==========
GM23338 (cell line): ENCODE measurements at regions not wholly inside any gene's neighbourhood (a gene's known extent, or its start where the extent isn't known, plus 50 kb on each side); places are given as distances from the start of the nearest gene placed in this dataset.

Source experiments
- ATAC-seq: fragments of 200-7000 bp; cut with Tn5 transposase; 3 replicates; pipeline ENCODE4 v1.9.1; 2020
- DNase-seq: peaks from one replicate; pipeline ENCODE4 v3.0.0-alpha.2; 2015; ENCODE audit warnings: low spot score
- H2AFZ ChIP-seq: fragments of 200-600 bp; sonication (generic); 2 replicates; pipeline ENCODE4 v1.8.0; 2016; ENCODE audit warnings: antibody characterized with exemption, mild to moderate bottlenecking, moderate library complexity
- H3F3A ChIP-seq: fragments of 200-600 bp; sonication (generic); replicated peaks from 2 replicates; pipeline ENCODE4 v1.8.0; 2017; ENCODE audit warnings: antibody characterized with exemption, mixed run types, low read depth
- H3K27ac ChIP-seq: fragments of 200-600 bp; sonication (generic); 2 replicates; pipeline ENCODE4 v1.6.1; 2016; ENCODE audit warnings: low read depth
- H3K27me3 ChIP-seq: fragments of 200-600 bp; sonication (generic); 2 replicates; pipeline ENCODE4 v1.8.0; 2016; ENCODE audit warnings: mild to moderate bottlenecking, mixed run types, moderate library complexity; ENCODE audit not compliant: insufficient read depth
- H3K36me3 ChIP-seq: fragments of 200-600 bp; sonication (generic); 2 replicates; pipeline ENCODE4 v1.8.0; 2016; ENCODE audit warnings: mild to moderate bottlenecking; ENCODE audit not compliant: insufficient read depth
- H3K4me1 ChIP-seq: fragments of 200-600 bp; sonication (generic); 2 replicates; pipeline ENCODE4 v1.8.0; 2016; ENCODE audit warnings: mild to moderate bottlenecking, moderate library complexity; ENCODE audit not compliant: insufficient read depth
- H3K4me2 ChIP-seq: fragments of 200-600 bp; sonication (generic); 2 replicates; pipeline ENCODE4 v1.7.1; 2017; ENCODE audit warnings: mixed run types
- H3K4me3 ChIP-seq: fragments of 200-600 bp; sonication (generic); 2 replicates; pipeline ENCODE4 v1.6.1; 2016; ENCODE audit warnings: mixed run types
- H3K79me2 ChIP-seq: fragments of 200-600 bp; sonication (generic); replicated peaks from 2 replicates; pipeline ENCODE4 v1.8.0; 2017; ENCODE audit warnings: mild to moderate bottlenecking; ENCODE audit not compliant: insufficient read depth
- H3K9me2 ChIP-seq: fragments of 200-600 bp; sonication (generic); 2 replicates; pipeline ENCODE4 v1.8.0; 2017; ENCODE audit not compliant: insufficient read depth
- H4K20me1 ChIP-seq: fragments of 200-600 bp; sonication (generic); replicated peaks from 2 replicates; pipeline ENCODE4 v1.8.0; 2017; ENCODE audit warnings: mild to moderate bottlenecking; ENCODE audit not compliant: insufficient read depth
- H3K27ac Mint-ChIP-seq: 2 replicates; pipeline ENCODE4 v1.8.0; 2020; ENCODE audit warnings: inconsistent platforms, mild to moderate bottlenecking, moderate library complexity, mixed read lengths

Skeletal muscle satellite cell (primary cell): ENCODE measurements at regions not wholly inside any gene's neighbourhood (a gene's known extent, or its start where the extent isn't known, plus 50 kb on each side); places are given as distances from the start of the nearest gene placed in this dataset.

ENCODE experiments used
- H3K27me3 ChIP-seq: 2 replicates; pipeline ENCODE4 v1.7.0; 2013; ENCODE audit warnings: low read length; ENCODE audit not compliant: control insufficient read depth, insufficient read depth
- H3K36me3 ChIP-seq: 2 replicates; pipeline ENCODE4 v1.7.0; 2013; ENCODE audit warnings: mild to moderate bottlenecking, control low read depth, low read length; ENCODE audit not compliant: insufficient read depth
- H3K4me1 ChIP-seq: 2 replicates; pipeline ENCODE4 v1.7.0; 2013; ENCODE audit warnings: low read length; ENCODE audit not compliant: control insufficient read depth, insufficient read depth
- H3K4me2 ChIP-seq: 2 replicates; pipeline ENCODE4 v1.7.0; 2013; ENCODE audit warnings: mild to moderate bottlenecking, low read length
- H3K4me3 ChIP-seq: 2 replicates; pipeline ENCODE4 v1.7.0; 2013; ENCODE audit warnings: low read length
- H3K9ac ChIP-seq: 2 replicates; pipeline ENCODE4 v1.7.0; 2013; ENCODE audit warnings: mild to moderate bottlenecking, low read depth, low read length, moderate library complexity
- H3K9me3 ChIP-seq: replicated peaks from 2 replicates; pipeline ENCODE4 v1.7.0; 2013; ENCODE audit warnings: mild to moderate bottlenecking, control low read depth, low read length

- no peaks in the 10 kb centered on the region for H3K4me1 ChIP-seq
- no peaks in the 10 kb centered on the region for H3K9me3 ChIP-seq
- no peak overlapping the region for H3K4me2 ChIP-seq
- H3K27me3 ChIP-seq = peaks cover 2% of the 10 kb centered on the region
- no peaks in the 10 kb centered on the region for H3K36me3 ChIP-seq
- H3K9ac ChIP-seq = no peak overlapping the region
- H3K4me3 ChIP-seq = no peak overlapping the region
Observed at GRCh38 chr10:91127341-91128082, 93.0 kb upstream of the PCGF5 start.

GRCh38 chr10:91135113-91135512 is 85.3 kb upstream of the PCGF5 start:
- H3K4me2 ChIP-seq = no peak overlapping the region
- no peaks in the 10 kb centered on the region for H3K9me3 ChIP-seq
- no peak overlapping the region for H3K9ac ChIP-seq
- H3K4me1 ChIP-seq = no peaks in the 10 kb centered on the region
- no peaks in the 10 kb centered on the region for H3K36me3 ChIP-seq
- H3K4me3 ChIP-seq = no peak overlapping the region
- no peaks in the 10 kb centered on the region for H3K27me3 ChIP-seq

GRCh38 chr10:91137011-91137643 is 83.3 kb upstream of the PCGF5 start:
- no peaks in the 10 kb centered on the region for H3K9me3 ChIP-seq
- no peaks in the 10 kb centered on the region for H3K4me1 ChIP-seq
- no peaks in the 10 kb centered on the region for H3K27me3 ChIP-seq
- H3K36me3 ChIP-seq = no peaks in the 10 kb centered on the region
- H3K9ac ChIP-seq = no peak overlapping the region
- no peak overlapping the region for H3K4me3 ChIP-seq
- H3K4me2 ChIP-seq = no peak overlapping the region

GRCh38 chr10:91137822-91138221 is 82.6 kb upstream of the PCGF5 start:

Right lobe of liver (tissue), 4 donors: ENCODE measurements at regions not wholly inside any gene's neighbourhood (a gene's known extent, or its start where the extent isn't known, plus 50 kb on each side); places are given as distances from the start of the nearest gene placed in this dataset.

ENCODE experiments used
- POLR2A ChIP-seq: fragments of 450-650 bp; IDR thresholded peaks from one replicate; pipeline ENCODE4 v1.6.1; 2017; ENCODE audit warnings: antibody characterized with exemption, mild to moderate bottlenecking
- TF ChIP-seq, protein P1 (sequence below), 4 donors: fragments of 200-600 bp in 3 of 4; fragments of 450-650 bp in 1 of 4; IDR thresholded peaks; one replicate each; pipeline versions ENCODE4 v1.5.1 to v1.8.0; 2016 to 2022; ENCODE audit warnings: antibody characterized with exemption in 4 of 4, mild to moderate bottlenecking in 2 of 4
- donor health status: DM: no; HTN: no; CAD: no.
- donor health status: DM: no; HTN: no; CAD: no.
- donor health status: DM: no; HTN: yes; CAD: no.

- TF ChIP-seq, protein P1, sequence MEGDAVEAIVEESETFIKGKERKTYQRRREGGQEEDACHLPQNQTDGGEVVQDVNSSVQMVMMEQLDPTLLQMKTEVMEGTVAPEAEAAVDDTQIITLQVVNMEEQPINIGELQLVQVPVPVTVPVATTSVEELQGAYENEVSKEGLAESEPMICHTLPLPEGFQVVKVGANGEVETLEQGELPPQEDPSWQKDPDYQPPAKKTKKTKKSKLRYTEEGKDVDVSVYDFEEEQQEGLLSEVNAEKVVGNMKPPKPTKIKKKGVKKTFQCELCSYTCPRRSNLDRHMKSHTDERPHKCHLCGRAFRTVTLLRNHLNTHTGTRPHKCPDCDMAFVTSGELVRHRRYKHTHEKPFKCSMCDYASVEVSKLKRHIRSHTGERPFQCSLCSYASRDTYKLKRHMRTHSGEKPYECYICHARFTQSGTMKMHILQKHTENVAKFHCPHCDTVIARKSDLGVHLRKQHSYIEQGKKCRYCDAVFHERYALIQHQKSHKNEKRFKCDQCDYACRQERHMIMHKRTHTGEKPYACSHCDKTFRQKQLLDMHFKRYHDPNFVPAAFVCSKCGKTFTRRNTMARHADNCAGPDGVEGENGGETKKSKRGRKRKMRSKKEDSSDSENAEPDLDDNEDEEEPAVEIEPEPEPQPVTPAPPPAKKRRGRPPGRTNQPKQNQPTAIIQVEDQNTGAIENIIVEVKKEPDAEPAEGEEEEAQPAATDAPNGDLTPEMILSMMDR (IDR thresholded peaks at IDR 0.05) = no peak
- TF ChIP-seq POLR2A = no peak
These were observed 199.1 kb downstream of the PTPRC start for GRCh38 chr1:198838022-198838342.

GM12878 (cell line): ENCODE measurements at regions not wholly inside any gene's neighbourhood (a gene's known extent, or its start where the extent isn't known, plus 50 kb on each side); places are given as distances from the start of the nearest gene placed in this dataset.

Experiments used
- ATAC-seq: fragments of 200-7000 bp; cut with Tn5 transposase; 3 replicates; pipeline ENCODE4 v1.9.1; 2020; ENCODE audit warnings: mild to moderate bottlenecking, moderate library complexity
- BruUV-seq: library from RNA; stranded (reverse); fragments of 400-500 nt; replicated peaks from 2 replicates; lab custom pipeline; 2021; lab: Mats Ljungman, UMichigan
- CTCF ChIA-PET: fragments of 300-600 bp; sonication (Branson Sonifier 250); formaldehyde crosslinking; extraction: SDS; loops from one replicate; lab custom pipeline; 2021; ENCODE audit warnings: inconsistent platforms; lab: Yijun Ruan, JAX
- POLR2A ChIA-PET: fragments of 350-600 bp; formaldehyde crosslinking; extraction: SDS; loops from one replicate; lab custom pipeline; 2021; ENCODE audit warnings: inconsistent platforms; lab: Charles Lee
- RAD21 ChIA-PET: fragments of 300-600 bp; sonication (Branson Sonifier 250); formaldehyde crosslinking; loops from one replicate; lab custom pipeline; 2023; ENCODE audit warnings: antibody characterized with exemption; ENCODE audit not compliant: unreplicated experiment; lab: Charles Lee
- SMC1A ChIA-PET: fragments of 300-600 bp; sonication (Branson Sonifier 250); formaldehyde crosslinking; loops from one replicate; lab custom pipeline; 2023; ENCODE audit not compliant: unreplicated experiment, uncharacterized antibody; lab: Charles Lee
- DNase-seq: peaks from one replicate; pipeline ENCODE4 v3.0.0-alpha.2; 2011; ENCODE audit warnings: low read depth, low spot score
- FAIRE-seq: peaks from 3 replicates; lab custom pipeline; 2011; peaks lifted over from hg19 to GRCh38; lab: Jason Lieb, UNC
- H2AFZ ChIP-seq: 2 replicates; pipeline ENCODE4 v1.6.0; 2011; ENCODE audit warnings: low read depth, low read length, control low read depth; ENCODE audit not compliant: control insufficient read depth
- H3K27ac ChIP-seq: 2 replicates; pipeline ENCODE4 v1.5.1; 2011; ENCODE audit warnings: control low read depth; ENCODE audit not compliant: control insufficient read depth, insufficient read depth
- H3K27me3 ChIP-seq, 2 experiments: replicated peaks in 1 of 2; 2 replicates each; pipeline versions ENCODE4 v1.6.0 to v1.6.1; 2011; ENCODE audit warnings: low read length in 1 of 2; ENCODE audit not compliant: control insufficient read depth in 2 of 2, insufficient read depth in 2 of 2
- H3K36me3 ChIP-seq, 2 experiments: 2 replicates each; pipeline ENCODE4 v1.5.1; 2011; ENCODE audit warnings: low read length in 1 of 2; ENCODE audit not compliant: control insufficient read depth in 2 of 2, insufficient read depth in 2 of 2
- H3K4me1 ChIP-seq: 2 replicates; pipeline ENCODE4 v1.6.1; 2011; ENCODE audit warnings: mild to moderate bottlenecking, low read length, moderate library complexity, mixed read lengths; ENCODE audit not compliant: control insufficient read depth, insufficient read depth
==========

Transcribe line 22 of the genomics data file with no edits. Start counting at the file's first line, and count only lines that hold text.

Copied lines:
- H3K4me2 ChIP-seq: 2 replicates; pipeline ENCODE4 v1.7.0; 2013; ENCODE audit warnings: mild to moderate bottlenecking, low read length